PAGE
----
Much has been written about the early case assessment methodology, which has emerged as a critical way to quickly understand case facts, assess risk and lower both review and data processing costs. But, ECA as an initial step of the case management process hasn’t always been on the scene to help control risk and litigation costs.
This is one of a series of white papers written by Chris Dale of the UK-based eDisclosure Information Project. Its purpose is to show that developments in the management of electronic disclosure in the courts of England & Wales, and in particular the eDisclosure Practice Direction and the judgment in Goodale v Ministry of Justice, map well to the capabilities of modern litigation processing applications like Clearwell. The informed, selective and iterative approach which the courts now encourage requires an early grasp of the potentially disclosable data and the ability to get quickly to what matters. That is the primary function of Clearwell.
Predictive coding is one of the most promising technologies to reduce the high cost of review by improving the efficiency of the review process. However, until now there were limitations with available technology which slowed its adoption in the edisclosure field. Symantec Transparent Predictive Coding provides a new level of visibility into the predictive coding process, allowing corporations, law firms, and government agencies to achieve the benefits of this promising technology while ensuring the defensibility of their document review process.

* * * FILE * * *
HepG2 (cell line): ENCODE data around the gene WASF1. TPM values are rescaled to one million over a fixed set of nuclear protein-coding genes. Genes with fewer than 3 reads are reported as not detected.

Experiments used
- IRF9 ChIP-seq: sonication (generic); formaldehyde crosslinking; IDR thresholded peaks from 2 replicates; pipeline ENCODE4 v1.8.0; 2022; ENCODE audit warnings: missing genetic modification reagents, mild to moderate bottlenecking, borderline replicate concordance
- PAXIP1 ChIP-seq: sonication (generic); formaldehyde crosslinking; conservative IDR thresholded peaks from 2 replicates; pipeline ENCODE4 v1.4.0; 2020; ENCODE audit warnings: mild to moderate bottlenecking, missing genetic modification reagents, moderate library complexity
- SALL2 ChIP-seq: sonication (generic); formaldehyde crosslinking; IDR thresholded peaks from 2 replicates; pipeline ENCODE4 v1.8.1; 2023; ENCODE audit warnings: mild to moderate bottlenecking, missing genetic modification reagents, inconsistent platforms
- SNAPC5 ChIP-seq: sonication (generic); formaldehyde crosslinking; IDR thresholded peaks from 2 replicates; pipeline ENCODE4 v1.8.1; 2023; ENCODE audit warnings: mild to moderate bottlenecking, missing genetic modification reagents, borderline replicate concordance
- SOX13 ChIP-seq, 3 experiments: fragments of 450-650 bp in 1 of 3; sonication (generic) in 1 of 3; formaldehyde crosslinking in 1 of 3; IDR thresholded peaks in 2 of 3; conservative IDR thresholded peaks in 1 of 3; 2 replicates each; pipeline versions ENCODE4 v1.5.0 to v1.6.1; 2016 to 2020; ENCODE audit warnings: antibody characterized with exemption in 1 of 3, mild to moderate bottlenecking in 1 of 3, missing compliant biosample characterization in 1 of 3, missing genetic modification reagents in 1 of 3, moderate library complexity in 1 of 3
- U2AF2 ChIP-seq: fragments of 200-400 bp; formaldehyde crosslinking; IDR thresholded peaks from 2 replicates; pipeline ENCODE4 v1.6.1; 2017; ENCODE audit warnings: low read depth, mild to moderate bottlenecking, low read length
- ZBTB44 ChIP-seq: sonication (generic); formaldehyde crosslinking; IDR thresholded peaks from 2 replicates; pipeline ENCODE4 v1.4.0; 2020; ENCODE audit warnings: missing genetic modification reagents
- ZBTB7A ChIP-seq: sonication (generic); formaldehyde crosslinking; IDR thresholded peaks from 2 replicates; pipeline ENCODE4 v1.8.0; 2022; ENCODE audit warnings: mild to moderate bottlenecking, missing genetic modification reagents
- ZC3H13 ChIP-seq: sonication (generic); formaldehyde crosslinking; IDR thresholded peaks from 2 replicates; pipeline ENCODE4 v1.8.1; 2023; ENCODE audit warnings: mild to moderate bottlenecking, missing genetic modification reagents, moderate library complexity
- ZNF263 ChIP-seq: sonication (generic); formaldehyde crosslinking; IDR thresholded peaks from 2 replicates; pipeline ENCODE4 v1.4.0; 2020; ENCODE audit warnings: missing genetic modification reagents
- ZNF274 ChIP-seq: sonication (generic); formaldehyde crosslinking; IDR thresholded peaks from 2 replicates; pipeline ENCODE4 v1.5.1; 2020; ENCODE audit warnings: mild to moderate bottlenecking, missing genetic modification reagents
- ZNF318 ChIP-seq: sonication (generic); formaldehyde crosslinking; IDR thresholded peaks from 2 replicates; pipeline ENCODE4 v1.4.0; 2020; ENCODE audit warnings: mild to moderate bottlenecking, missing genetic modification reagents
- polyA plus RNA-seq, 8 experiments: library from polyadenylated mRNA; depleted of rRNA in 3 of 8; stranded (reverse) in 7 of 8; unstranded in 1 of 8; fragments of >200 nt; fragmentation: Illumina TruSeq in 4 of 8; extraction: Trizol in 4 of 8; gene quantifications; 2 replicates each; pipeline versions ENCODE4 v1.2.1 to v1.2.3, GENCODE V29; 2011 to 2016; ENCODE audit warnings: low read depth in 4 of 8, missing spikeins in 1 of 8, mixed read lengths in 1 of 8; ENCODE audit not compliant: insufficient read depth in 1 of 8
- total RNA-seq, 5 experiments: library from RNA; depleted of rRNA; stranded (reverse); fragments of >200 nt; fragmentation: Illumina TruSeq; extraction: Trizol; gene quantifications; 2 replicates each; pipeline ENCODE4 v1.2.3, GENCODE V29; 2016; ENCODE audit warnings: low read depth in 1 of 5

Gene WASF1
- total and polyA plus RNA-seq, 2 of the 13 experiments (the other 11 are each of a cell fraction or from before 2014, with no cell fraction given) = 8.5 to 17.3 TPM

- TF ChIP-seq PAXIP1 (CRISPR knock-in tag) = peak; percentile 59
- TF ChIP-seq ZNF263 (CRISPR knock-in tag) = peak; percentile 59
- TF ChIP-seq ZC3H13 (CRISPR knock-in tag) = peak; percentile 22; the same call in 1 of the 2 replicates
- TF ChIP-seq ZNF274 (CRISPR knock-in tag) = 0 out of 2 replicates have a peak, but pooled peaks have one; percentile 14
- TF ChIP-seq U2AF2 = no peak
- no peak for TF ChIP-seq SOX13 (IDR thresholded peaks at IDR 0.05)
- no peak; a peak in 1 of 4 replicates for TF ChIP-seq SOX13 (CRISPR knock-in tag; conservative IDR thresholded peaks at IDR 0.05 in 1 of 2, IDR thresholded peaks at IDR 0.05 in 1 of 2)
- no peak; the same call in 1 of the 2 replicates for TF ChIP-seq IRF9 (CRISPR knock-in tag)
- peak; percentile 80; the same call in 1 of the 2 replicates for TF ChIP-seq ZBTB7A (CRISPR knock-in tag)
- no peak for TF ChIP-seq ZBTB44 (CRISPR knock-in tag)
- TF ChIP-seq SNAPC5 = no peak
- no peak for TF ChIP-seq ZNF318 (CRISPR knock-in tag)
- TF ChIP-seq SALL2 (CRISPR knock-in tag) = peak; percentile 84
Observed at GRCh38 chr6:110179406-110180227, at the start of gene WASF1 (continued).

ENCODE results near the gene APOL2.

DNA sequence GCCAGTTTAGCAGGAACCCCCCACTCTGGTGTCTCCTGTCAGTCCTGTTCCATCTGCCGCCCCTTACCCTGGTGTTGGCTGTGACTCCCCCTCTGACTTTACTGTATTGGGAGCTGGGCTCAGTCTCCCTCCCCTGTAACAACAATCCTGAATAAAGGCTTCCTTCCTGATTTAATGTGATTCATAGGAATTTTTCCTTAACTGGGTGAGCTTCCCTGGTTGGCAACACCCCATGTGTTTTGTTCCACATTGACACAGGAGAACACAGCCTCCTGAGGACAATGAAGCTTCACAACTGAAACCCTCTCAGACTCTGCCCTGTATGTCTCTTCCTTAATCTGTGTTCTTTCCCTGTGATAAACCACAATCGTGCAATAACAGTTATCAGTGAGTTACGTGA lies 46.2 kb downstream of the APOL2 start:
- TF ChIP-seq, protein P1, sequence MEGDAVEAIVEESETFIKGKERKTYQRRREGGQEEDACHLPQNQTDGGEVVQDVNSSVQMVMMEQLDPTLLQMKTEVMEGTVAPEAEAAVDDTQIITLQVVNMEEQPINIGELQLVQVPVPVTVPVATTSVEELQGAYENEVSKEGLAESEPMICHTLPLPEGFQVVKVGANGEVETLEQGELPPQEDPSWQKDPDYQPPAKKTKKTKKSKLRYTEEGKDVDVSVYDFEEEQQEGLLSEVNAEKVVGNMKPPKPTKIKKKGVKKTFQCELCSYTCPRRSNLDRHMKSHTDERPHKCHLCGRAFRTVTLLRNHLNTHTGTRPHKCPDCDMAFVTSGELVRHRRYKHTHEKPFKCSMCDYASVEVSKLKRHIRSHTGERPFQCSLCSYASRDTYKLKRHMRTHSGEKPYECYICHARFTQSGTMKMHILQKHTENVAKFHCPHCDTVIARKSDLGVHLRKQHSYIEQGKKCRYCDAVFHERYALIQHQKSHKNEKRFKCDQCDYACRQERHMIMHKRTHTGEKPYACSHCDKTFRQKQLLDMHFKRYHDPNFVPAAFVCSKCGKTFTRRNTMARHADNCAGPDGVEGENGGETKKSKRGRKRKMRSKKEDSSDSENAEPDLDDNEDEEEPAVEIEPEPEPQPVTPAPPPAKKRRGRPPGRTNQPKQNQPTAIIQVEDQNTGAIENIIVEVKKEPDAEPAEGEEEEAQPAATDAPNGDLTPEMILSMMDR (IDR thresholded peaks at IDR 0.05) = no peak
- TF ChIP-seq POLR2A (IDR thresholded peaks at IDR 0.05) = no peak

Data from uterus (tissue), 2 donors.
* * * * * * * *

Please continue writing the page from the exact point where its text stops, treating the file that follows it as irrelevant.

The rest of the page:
Discovery of audio recordings requires new technologies to meet discovery requirements, just like other forms of “electronically stored information” (ESI). However, there are no standards by which litigants or courts measure how well any search and retrieval methods—old or new—actually perform. Users of new search and retrieval technologies are concerned that they will be called upon to demonstrate that any technology for discovery is “defensible.”
From call centres to broadcast news programs, the quantity of digital files being created is growing quickly and shows no signs of slowing. While valuable information may exist in the audio of these files, there has historically been no effective means to organize, search and analyze the data in an efficient manner.
E-discovery now, by definition, includes audio files. As courts enforce the full scope of the new electronically stored information (ESI) requirements, the ability to cost-effectively locate, preserve, review, and produce audio evidence will be a critical element in litigation.